Yemen protesters forced to flee square after clashes

'Our revolt is peaceful, we will not be dragged into civil war'

SANAA - Demonstrators began to flee a square in Yemen's capital Wednesday as security forces attacked pro-opposition troops led by dissident General Ali Mohsen al-Ahmar who were protecting the sit-in protest.
Gunfire rang out in Sanaa raising fears among the protesters in University Square, dubbed "Change Square" after it became the epicentre of anti-regime demonstrations in February, said an AFP correspondent.
Less than 2,000 people were still at the square where at least 10,000 demonstrators used to gather daily since the eruption of the protests calling for the overthrow of veteran President Ali Abdullah Saleh.
Fears had risen after government shelling on Tuesday targetted General Ahmar's troops, stationed near the square to protect the demonstrators, according to his spokesman Askar Zueiyl.
The forces were "targetted by an artillery shell and several soldiers were killed," Zueiyl said.
However, "the numbers and identities of those killed could not be verified as their body parts were scattered dozens of metres (miles) from the area and some of them were burned," he said.
Tribesmen loyal to powerful opposition chieftain Sheikh Sadiq al-Ahmar have been locked in gunbattles in Sanaa with government forces that have killed at least 44 people since Monday, according to a tally based on reports.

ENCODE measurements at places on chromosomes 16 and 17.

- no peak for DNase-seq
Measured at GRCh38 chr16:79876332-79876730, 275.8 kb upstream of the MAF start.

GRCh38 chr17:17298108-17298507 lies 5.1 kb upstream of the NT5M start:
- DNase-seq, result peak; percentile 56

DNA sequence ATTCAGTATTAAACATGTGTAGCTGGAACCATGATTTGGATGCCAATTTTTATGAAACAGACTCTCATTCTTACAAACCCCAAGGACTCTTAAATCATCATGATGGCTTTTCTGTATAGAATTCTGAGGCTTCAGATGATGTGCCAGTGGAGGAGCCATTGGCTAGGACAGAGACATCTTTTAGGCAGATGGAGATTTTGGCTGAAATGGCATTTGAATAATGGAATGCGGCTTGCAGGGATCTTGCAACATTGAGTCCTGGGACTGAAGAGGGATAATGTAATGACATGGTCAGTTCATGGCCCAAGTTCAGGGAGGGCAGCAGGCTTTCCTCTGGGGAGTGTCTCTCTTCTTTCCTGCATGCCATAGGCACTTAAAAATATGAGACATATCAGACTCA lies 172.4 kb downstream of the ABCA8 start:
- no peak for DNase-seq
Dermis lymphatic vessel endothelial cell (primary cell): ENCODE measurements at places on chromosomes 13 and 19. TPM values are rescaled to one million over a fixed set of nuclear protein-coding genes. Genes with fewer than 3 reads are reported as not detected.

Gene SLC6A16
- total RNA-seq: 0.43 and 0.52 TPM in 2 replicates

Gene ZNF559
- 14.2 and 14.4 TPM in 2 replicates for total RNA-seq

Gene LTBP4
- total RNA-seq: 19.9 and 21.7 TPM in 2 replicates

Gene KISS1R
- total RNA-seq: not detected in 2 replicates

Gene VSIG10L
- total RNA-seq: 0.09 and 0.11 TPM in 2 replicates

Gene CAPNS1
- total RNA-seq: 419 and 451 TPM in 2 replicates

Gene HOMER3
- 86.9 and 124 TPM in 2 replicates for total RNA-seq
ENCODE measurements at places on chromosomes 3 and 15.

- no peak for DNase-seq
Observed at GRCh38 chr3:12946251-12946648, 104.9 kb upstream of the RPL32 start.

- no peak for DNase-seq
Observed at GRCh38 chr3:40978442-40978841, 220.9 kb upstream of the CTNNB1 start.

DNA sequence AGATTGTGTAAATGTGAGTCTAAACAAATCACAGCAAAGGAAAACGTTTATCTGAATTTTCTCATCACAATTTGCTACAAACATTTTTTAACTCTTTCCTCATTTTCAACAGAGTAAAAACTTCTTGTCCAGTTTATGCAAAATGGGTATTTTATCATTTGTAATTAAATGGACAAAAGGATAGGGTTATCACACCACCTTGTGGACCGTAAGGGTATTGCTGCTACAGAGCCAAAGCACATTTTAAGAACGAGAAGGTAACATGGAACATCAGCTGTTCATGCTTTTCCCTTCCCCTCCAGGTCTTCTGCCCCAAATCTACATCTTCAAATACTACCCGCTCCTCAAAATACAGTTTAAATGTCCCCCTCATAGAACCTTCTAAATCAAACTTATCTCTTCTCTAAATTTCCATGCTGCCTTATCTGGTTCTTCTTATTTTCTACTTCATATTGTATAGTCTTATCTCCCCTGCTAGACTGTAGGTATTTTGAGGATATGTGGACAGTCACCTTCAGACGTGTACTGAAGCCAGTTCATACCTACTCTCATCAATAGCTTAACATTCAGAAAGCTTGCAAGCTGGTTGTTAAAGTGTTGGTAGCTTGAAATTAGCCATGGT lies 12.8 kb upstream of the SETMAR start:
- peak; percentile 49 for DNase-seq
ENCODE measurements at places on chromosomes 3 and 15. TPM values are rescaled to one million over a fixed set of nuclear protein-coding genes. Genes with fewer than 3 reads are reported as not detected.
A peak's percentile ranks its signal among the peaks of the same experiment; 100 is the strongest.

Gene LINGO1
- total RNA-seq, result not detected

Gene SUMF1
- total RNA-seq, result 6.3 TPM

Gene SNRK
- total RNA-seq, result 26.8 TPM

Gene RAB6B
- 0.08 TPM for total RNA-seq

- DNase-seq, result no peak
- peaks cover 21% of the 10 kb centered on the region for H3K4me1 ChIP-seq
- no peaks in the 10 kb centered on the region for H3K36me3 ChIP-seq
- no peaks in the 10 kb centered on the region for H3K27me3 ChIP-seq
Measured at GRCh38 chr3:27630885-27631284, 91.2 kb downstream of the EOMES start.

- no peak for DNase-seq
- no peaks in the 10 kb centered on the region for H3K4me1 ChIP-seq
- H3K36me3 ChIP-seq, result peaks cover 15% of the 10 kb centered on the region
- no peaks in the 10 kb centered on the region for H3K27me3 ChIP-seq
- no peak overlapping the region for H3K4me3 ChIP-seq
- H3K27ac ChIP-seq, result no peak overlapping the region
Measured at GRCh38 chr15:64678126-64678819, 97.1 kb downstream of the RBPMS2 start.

Clashes between the security forces and Ahmar's followers broke out in the capital after Saleh refused to sign a Gulf-brokered deal that would see him leave office within 30 days.
The tribesmen occupied public buildings, including state news agency Saba, the national airline Yemenia building and have tried to storm the interior ministry headquarters, according to witnesses and a high-ranking Yemen official.
Protesters on Wednesday took to the streets of Taez and Ibb, south of Sanaa, and in the Red Sea city of Hudaydah chanting against the violence in Sanaa.
"Our revolt is peaceful, we will not be dragged into civil war," their banners read.
Saleh on Sunday warned of civil war in the deeply tribal country as he refused to ink the power transfer accord.
Since late January, security forces and armed Saleh supporters have mounted a bloody crackdown on protests demanding his ouster, killing at least 181 people, according to a toll compiled from reports by activists and medics.